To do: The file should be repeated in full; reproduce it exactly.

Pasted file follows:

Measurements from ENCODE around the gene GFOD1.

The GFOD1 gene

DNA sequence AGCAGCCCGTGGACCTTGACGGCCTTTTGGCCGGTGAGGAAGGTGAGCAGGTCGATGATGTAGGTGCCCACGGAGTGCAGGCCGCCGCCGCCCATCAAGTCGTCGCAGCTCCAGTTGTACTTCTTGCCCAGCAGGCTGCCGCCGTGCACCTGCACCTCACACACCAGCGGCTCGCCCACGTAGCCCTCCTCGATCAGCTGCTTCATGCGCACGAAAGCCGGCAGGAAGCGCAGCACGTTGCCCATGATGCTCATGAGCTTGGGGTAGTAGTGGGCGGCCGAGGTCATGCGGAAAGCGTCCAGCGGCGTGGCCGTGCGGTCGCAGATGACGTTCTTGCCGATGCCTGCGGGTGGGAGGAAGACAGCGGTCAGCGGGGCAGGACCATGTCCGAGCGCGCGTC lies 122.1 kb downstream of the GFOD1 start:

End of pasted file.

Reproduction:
Measurements from ENCODE around the gene GFOD1.

The GFOD1 gene

DNA sequence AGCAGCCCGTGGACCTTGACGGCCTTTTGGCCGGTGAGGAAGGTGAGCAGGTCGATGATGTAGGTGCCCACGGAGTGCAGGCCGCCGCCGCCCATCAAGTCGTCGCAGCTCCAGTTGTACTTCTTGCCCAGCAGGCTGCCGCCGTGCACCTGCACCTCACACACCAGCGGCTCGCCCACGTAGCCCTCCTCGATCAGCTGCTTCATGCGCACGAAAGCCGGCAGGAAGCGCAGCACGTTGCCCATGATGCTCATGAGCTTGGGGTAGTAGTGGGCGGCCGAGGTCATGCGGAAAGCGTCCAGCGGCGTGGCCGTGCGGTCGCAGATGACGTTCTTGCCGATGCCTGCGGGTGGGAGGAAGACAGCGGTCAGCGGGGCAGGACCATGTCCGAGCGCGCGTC lies 122.1 kb downstream of the GFOD1 start: